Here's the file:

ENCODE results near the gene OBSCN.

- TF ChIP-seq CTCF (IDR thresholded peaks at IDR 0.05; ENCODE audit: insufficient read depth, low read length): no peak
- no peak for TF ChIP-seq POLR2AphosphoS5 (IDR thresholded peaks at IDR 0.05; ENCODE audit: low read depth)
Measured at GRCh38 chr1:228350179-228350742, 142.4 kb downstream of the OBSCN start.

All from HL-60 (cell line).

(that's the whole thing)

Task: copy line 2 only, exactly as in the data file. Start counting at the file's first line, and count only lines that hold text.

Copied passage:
- TF ChIP-seq CTCF (IDR thresholded peaks at IDR 0.05; ENCODE audit: insufficient read depth, low read length): no peak